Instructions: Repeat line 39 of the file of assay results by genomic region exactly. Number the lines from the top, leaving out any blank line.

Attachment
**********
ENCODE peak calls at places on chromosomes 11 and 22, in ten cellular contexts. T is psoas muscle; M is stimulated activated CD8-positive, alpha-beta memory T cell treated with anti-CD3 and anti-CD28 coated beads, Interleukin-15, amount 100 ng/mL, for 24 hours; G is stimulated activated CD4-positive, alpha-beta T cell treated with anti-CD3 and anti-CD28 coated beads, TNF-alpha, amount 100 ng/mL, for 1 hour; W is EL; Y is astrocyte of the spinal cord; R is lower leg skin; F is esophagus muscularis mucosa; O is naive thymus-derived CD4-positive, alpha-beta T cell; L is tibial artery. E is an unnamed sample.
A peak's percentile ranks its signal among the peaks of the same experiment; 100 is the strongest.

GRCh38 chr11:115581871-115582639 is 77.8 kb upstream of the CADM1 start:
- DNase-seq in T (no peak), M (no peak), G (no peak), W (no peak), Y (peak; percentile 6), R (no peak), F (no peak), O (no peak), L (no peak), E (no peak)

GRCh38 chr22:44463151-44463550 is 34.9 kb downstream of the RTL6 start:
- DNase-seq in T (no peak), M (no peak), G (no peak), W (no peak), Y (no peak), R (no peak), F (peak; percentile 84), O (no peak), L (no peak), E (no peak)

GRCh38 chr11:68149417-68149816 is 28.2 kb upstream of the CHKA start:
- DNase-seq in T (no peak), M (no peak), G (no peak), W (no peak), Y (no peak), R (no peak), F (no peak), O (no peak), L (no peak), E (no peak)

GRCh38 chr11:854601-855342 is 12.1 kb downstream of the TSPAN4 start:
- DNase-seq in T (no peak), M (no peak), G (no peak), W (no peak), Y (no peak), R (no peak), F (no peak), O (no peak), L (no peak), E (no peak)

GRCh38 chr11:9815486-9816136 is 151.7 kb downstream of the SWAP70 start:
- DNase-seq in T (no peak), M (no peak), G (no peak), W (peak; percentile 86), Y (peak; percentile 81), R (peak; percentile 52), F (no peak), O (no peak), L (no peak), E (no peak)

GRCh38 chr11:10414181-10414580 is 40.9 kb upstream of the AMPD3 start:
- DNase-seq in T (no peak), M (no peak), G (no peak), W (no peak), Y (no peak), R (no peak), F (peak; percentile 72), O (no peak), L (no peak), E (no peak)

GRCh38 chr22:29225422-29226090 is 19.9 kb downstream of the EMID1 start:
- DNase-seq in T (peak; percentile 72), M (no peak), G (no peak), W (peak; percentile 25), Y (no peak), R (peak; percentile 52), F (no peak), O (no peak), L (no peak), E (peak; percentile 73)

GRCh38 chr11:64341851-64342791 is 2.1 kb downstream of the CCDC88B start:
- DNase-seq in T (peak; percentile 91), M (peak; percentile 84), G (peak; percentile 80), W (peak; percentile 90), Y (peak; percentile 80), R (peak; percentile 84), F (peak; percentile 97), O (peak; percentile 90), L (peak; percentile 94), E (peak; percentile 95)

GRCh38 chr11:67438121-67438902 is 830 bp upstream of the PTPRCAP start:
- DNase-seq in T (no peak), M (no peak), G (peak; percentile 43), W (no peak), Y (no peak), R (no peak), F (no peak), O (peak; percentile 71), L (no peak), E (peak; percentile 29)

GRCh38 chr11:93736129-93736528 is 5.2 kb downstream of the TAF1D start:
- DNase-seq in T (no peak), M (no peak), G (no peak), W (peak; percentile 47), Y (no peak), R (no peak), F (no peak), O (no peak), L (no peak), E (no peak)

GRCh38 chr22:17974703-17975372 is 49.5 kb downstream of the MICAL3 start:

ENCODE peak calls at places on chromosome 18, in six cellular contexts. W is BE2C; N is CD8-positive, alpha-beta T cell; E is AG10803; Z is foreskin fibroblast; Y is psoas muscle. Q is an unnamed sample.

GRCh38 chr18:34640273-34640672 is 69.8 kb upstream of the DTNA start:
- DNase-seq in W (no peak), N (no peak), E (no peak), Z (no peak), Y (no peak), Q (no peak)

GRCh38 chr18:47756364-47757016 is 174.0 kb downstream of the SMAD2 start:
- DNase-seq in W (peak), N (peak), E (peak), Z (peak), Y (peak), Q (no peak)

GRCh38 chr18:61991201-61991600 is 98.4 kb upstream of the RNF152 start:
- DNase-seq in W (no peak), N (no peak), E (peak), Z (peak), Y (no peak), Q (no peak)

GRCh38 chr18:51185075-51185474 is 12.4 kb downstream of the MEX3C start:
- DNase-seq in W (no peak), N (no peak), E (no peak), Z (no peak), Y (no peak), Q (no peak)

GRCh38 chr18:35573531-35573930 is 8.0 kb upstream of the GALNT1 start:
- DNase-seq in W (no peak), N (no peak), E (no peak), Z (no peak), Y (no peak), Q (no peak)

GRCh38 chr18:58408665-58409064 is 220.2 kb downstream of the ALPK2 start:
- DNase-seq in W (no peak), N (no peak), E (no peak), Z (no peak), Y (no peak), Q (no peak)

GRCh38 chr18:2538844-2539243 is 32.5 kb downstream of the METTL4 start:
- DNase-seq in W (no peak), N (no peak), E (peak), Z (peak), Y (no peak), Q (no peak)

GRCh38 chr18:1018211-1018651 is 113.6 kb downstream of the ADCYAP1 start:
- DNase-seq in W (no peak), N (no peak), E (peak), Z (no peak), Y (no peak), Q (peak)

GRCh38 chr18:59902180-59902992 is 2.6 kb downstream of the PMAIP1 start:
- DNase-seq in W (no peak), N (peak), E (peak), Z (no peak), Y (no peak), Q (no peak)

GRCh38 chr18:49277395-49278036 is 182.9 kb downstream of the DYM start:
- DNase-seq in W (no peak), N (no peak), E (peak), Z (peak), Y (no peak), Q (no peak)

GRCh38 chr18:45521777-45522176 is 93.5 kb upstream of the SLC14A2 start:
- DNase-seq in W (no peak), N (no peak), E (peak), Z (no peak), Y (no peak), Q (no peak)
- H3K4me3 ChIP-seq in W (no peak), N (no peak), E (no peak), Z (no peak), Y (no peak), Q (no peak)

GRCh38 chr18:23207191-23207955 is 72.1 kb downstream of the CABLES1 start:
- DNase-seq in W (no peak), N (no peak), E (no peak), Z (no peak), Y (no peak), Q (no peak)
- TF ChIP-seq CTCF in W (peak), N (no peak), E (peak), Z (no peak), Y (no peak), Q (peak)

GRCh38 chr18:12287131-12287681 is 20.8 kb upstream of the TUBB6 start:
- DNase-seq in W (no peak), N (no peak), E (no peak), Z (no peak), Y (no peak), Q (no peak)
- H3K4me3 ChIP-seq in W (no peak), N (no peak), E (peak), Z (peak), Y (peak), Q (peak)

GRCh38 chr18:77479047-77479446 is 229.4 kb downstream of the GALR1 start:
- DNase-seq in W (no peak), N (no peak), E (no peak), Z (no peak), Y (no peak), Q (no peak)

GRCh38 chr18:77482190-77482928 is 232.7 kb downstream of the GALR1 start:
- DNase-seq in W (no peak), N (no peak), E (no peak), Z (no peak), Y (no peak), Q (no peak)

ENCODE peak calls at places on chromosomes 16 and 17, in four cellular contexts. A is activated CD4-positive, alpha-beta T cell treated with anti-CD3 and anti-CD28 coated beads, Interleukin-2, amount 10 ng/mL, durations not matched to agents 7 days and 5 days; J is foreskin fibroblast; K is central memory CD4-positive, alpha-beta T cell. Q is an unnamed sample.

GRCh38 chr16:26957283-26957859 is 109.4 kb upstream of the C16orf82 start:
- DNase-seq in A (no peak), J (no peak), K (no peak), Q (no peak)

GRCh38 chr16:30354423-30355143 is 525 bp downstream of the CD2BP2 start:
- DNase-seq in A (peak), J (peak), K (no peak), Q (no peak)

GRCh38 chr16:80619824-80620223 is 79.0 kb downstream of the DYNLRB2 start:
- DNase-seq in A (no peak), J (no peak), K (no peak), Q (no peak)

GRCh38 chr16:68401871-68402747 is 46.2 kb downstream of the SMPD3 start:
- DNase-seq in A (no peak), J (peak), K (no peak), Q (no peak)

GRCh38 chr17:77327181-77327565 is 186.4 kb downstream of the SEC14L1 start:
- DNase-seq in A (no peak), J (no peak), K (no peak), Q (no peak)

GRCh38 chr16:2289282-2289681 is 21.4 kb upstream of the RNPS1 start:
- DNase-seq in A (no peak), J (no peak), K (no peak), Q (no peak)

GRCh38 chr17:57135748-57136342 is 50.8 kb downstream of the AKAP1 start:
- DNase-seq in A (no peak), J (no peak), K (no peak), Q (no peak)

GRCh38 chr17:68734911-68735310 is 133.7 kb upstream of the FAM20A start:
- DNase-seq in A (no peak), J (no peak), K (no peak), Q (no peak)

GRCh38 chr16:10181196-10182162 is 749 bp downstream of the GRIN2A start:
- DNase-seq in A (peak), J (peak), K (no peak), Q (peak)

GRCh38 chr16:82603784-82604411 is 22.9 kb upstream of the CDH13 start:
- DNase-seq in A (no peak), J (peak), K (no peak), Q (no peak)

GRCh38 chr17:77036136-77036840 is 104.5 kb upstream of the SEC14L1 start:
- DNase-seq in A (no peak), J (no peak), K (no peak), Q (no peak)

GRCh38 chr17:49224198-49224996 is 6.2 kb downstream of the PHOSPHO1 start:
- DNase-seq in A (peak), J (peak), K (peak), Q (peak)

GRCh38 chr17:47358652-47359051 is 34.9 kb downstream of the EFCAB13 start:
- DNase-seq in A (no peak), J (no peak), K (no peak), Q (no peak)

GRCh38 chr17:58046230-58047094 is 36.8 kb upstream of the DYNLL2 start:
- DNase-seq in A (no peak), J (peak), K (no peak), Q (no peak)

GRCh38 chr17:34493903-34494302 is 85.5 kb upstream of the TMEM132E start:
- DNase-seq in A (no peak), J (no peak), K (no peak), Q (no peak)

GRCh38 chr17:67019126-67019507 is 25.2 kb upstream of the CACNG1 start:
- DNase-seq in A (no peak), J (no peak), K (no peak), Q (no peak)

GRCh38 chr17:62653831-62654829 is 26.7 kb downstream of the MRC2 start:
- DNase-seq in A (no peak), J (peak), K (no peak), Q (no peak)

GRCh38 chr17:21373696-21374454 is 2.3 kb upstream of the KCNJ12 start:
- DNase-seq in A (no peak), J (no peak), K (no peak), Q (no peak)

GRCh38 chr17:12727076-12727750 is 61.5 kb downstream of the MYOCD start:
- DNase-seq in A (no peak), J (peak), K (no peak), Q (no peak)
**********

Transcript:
GRCh38 chr18:1018211-1018651 is 113.6 kb downstream of the ADCYAP1 start: